Taken March 7th, 2009, St. Peter’s Basilica , The Vatican.
The dome of St. Peter’s was designed by Michelangelo, who became chief architect in 1546. At the time of his death (1564), the dome was finished as far as the drum, the base on which domes sit. The dome was vaulted between 1585 and 1590 by the architect Giacomo della Porta with the assistance of Domenico Fontana, who was probably the best engineer of the day. Fontana built the lantern the following year, and the ball was placed in 1593.
The great double dome is made of brick and is 42.3 metres in interior diameter (almost as large as the Pantheon), rising to 120 metres above the floor. In the early 18th century cracks appeared in the dome, so four iron chains were installed between the two shells to bind it. The four piers of the crossing that support the dome are each 60 feet (18 meters) across.
Uniquely, Michelangelo’s dome is not a hemisphere, but a parabola: it has a vertical thrust, which is made more emphatic by the bold ribbing that springs from the paired Corinthian columns, which appear to be part of the drum, but which stand away from it like buttresses, to absorb the outward thrust of the dome’s weight. Above, the vaulted dome rises to Fontana’s two-stage lantern, capped with a spire.
Surrounding the baldacchino, the canopy over the main altar, are four great piers that support the huge dome. Each pier has a large niche at its base, which is filled with a colossal statue of a saint representing each of the basilica’s four major relics (Reliquae Maggiori):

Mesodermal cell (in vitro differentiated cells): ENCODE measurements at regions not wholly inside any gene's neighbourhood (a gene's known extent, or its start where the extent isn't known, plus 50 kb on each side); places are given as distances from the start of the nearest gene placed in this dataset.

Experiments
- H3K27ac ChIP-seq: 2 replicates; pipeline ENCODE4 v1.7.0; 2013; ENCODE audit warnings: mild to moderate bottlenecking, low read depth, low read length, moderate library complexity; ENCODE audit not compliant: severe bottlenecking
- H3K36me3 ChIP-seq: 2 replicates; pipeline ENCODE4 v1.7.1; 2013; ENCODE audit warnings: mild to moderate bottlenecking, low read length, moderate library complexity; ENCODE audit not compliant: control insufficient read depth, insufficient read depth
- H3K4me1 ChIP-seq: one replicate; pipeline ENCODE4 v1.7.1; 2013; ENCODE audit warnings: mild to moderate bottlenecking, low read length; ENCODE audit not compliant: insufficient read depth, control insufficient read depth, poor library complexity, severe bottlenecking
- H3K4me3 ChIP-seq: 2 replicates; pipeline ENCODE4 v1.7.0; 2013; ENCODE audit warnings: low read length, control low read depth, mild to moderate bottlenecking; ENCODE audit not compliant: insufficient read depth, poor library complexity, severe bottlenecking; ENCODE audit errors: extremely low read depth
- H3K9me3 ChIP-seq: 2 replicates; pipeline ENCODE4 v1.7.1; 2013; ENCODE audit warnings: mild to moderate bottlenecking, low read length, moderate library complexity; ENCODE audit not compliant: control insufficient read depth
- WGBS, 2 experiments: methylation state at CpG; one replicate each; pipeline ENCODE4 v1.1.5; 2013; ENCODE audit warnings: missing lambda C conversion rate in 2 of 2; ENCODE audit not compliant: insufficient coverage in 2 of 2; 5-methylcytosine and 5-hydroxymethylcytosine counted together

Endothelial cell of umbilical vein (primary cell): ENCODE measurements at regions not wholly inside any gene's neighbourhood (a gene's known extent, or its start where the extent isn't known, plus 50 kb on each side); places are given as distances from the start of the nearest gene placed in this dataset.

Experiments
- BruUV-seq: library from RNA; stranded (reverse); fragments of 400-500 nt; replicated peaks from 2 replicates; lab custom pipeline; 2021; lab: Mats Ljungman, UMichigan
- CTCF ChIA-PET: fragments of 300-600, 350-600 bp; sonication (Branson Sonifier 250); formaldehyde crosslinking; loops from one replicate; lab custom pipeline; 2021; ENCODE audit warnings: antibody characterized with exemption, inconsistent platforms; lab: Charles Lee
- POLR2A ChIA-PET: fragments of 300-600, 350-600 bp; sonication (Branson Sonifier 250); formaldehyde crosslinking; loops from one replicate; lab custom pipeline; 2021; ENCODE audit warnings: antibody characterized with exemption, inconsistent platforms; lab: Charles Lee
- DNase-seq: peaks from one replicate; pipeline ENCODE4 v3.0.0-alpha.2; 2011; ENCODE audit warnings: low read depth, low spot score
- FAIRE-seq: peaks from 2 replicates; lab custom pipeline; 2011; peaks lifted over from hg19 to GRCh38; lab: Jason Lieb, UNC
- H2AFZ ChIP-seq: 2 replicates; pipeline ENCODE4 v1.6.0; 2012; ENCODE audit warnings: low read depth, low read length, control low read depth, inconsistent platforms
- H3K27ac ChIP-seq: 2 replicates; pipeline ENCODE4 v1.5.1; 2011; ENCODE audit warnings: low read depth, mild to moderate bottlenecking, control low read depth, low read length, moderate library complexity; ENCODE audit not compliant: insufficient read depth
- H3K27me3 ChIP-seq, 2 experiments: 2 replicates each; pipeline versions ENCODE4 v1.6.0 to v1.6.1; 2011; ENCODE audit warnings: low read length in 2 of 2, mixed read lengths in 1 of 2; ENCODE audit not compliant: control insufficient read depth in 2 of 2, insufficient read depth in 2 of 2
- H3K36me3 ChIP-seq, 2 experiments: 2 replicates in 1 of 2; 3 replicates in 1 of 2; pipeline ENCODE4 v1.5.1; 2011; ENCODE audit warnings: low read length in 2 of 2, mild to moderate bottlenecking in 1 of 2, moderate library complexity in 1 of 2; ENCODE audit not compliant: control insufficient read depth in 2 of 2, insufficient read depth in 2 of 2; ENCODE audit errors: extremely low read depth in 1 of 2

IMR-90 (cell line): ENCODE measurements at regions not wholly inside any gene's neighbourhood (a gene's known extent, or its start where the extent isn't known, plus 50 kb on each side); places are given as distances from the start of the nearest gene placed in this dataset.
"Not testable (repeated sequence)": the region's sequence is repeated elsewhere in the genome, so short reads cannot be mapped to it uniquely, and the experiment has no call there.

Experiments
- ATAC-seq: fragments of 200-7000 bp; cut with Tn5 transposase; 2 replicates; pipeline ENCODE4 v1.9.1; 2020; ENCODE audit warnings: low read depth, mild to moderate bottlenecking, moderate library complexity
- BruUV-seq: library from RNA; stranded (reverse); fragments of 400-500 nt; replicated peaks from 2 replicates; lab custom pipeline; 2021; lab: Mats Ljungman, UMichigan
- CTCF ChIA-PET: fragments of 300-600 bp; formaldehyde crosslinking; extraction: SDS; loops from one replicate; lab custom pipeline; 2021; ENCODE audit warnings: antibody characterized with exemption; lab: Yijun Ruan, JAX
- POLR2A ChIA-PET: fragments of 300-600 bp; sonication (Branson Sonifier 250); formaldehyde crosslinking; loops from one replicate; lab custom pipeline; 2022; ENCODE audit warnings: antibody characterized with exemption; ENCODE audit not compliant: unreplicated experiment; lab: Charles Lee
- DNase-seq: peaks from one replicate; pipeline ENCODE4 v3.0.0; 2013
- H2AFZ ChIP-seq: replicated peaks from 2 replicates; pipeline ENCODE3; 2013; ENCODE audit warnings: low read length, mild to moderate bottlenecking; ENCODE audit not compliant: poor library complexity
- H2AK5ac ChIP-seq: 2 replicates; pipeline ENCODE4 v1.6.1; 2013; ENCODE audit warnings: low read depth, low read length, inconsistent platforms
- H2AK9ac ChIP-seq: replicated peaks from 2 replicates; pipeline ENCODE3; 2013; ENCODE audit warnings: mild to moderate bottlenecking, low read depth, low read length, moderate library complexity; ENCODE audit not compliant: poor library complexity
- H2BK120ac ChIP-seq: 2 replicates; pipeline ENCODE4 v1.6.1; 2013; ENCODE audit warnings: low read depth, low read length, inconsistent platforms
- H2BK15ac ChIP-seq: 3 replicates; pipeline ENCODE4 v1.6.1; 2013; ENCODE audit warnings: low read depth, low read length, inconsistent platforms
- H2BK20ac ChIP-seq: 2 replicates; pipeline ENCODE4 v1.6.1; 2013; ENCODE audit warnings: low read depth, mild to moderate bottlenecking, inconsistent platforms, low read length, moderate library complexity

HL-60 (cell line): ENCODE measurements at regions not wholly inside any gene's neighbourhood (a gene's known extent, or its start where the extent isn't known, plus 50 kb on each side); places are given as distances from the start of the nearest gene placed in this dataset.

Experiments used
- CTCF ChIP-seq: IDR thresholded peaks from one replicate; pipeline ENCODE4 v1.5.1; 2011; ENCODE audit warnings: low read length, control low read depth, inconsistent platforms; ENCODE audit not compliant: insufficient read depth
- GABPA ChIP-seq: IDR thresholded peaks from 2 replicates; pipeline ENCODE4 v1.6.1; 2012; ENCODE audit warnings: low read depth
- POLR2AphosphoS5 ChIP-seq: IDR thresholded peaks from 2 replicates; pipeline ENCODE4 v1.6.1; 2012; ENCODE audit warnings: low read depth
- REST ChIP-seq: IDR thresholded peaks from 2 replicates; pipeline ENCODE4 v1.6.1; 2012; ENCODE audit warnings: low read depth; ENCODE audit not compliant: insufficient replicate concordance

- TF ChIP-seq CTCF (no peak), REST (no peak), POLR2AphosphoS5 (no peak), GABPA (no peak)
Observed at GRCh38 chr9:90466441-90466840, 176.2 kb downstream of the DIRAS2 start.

– NW pier – St Helena, Constantine’s mother, holding a large cross (representing the relic of the True Cross found by the saint in Jerusalem)
– NE pier – St Longinus, the Roman soldier who thrust a spear in the side of Christ at the crucifixion, converted, and was later martyred (the relic is the spear) (statue by Bernini)
– SE pier – St Andrew, with his trademark diagonal cross upon which he was martyred (the relic is Andrew’s head, which was returned to the Greek Orthodox Church in 1964)
– SW pier – St Veronica, with the veil Christ used to wipe his face on the way to Calvary, leaving his image imprinted on it (representing the relic of Veronica’s veil)
The balconies above the niches are flanked by the 4th-century spiral columns of the baldacchino in the Constantinian St. Peter’s, and contain reliefs depicting the relics.
Along the base of the inside of the dome is the inscription of Matthew 16:18-19, in letters 8 ft. (2.5m) high:
TV ES PETRVS ET SVPER HANC PETRAM AEDIFICABO ECCLESIAM MEAM. TIBI DABO CLAVES REGNI CAELORVM (You are Peter, and on this rock I will build my church…. I will give you the keys of the kingdom of heaven.)
Near the top of the dome is another, smaller, circular inscription:
S. PETRI GLORIAE SIXTVS PP. V. A. M. D. XC. PONTIF. V. (To the glory of St. Peter; Sixtus V, pope, in the year 1590 and the fifth year of his pontificate.)